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MEPI: Prevailing Wage Cost Savings Claims Mean WI GOP “Expects People to Work For Free”



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In Wisconsin, opponents of the prevailing wage have suggested that a full repeal could result in savings of 44%. But a new report from the Midwest Economic Policy Institute (MEPI) – “Prevailing Wage Repeal Cannot Result in ’44 Percent Savings’” – challenges that assertion.

MEPI takes particular issue with a 2015 Wisconsin Taxpayer Alliance study, the original source of the 44% figure which was used by Wisconsin Republicans to partially repeal Wisconsin’s prevailing wage (that kicks in January 1, 2017:

In spite of the conclusions of economic experts and independent fiscal analysts, the Wisconsin State Legislature repealed prevailing wage for local governmental units beginning on January 1, 2017 (DWD, 2015). The primary study cited in support of repeal was a 2015 report by the Wisconsin Taxpayer Alliance, which claimed that prevailing wage “forces taxpayers” to pay 44 percent more than the market rate based on hypothetical comparisons.

State Senator Duey Stroebel…said in an interview that Wisconsin “need[s] to look at the repeal of the state prevailing wage. … Going back to the prevailing wage debate of last year, the Bureau of Labor Statistics, there is on average 44 percent savings.”

These claims are inaccurate according to “the actual economic data.” MEPI insists that anyone who arrives at this 44% figure is, to put it mildly, bad at math:

▪ Anyone claiming that prevailing wage repeal would result in significant construction cost savings (20 percent or more) either does not understand the construction industry, is bad at math, or expects people to work for free.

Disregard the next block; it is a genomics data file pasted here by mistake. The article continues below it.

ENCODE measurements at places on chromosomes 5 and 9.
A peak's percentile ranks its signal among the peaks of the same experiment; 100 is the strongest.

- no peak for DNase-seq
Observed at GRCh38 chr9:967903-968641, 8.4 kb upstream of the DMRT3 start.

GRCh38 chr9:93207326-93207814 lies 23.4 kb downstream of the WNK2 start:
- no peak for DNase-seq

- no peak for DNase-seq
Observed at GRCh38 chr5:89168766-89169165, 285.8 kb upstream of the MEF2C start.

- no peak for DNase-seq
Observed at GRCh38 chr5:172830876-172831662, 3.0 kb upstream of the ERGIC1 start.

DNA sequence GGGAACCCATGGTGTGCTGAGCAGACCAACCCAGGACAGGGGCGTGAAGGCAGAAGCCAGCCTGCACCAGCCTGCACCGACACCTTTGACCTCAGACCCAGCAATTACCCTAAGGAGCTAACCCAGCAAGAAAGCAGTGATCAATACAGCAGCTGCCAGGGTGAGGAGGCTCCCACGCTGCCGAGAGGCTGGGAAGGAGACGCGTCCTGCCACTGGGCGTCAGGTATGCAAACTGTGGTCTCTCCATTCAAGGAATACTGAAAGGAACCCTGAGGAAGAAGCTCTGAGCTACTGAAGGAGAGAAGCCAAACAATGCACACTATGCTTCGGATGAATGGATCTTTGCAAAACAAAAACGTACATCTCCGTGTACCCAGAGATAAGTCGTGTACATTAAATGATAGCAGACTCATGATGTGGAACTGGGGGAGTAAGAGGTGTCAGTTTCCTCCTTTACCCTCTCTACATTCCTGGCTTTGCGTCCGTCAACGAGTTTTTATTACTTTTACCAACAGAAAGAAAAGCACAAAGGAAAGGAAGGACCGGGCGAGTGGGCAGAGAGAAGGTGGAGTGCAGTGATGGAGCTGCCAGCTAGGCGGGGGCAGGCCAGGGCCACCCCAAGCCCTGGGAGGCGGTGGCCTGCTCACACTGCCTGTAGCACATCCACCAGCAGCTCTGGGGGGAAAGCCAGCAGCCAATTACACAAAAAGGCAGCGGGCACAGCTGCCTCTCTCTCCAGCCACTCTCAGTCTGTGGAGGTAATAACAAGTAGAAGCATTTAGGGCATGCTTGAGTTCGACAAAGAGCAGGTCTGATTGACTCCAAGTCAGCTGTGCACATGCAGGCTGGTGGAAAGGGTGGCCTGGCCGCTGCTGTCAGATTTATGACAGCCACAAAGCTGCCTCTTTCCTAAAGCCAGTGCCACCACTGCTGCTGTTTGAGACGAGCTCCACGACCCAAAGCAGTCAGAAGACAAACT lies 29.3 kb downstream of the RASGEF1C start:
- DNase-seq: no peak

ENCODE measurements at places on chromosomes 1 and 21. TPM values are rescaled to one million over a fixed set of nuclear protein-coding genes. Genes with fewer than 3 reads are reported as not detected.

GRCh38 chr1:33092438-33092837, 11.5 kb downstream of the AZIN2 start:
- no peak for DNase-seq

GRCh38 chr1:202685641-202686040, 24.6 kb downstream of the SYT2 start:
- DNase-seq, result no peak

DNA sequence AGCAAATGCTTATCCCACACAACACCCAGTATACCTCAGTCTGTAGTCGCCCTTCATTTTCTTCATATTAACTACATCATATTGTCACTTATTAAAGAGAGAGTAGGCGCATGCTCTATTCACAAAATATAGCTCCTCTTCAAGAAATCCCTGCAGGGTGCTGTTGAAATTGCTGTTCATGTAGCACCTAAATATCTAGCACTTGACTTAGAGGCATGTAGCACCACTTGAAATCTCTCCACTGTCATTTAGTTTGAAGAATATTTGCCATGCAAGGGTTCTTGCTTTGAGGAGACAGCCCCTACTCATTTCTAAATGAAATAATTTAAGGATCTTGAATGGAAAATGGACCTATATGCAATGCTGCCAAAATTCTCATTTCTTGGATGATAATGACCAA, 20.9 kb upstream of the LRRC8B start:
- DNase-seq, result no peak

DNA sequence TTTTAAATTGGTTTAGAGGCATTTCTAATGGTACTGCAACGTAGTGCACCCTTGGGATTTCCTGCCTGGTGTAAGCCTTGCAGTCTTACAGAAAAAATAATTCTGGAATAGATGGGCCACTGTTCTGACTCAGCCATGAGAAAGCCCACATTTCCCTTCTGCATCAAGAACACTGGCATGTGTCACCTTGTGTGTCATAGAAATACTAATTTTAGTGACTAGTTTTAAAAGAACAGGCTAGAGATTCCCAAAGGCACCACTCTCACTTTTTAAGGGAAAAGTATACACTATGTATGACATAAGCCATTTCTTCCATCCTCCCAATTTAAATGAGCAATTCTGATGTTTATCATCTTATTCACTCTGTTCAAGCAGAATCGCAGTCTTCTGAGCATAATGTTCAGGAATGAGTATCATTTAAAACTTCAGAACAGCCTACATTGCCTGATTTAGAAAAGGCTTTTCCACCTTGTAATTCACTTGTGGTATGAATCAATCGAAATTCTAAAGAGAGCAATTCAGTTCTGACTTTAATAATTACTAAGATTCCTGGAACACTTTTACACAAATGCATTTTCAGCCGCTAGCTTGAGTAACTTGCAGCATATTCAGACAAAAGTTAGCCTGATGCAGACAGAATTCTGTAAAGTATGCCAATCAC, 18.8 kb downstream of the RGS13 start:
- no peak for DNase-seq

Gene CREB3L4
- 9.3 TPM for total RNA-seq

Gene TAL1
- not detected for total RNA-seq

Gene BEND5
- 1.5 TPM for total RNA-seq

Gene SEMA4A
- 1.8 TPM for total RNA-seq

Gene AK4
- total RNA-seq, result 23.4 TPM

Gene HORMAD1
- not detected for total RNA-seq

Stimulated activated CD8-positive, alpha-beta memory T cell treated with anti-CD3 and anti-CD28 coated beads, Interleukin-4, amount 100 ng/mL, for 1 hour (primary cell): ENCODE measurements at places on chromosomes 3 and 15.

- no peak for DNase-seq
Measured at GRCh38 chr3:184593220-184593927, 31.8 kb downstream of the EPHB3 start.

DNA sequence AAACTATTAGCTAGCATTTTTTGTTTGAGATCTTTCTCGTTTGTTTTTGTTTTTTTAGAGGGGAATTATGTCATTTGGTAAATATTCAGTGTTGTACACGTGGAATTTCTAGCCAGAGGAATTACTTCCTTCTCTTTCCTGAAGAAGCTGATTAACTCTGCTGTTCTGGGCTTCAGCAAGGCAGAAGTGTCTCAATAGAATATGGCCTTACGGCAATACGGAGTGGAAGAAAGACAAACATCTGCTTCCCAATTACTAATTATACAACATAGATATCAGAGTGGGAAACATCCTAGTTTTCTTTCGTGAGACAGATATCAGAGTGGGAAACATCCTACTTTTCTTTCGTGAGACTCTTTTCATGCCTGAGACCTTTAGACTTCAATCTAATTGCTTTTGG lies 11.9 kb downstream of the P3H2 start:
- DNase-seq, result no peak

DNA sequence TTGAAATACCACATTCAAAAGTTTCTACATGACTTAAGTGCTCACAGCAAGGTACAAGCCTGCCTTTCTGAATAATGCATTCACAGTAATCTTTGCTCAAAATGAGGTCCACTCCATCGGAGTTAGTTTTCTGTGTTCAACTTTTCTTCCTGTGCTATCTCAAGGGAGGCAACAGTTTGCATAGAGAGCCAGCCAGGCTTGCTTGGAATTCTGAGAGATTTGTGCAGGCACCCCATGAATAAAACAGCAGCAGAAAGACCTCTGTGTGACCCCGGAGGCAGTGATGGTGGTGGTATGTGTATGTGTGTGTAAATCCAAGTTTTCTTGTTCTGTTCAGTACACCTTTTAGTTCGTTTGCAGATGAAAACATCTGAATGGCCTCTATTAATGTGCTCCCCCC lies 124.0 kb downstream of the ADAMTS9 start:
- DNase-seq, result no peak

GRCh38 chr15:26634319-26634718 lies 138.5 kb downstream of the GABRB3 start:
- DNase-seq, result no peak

▪ The 2015 Wisconsin Taxpayer Alliance study claiming that prevailing wage inflates costs by 44 percent is an apples-to-oranges hypothetical.
▪ The data used in the 2015 study has numerous limitations and flaws: it excludes benefits and training contributions, it does not account for skill level or overtime, it over-represents residential construction, it uses information that is up to three years old, and it attributes construction work to contractor business addresses rather than the physical location of the project.

MEPI cites a case study involving counties on the Iowa/Wisconsin border, further demonstrating the effects of prevailing wage on costs and earnings:

▪ A case study of Wisconsin counties near the border of Iowa, a state without prevailing wage, finds that road construction workers earn 8.1 percent more on average than their Iowa counterparts using actual economic data.
▪ Multiplying the 8.1-percent wage difference by labor’s share of total costs for highway, street, and bridge construction contractors (21 percent) reveals that the maximum “cost savings” that could occur without prevailing wage are 1.7 percent– an estimate which fails to consider changes in worker quality, worker productivity, and job turnover that would offset these cost savings.

Maybe they’re using special interest calculators. See for yourself, via MEPI.


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